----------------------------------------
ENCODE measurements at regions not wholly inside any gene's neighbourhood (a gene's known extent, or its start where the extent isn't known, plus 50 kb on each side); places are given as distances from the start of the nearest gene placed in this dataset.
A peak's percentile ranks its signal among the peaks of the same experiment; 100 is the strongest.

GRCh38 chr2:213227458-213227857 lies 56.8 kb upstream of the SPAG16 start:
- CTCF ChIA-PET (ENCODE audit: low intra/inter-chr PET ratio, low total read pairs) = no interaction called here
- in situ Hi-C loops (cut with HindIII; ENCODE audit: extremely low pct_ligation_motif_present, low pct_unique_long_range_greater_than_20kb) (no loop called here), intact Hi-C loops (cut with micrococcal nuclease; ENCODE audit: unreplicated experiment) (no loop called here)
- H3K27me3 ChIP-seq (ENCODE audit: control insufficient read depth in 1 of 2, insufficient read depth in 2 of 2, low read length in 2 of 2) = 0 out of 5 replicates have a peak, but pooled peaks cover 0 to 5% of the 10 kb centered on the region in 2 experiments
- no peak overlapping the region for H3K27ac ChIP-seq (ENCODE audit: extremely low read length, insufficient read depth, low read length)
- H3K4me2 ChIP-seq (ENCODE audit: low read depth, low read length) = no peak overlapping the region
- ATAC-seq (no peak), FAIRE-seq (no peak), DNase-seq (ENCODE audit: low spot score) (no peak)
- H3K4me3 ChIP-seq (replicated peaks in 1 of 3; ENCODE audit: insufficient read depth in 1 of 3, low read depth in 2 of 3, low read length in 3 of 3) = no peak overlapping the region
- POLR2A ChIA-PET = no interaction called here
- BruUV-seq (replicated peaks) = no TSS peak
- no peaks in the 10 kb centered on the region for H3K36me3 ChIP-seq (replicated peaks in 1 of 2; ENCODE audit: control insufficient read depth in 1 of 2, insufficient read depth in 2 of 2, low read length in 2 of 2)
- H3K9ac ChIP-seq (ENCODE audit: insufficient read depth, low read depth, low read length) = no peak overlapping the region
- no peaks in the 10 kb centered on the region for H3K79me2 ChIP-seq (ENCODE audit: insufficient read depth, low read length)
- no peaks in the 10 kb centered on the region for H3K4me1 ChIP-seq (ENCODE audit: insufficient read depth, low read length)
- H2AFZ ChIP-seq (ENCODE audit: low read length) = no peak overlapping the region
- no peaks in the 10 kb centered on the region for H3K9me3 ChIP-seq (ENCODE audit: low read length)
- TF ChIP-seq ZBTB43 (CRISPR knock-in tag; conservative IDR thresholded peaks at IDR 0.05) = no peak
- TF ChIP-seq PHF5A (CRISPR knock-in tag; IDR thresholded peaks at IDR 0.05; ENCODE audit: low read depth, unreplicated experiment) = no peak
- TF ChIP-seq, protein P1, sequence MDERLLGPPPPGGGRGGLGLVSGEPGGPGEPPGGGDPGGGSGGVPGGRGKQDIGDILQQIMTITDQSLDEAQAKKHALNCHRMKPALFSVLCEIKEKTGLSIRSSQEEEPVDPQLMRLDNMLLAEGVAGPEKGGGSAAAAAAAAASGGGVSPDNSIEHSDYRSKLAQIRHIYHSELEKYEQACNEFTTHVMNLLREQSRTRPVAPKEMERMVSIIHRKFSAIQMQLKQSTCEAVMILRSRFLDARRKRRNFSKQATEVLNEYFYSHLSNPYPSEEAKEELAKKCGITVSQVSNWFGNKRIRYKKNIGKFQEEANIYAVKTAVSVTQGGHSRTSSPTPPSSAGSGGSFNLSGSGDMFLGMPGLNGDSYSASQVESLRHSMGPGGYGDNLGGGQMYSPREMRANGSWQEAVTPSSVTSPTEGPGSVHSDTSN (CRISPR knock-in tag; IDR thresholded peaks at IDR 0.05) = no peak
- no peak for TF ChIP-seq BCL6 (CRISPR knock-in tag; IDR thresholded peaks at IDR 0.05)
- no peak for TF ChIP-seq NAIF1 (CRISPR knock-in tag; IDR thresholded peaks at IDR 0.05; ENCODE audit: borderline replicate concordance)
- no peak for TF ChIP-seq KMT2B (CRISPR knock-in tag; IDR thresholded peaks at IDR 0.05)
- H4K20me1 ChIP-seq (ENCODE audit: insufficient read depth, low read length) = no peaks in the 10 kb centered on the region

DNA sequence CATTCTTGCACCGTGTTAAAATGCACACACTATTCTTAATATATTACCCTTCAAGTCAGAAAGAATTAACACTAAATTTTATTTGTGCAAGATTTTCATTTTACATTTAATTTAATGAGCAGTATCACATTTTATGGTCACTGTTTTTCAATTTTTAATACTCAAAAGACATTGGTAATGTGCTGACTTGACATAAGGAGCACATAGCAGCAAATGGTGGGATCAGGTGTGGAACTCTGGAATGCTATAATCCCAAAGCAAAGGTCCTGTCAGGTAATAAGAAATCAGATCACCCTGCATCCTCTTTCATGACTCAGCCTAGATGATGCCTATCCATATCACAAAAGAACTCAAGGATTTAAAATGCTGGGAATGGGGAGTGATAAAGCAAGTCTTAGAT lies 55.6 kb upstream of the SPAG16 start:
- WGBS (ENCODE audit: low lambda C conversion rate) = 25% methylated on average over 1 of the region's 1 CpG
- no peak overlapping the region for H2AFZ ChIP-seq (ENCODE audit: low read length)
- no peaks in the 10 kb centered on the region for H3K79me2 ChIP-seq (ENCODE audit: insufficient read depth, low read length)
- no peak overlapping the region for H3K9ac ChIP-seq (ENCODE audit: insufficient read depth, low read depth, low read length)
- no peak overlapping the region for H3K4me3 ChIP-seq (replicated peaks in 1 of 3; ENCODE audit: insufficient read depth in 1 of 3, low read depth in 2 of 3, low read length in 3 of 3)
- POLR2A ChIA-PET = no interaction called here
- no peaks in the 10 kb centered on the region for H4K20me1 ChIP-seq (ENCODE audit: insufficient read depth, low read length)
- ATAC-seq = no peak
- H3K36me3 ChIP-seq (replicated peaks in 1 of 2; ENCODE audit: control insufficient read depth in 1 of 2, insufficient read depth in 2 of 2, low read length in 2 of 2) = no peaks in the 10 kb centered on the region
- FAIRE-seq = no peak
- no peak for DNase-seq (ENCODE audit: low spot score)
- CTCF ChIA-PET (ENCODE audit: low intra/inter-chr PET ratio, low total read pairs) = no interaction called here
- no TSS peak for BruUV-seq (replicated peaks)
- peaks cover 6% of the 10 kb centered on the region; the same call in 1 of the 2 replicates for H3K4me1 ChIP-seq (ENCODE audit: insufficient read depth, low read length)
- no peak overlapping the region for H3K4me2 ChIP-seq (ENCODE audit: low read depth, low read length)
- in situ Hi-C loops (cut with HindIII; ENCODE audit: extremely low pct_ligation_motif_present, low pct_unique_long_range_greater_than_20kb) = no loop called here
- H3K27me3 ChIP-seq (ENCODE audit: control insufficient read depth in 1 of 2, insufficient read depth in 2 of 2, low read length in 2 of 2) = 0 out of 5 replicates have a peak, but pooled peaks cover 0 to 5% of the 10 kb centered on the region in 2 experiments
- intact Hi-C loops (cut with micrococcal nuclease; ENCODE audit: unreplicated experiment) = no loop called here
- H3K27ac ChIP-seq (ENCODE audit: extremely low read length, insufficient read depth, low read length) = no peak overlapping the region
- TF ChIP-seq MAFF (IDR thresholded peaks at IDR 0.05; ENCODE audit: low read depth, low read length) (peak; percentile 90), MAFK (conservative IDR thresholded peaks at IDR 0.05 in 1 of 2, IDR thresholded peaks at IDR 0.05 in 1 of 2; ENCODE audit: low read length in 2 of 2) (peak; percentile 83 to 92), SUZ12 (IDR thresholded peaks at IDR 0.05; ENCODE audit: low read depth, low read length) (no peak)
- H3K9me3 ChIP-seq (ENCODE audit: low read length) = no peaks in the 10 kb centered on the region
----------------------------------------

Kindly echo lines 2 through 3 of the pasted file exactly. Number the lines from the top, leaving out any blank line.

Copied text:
A peak's percentile ranks its signal among the peaks of the same experiment; 100 is the strongest.

GRCh38 chr2:213227458-213227857 lies 56.8 kb upstream of the SPAG16 start: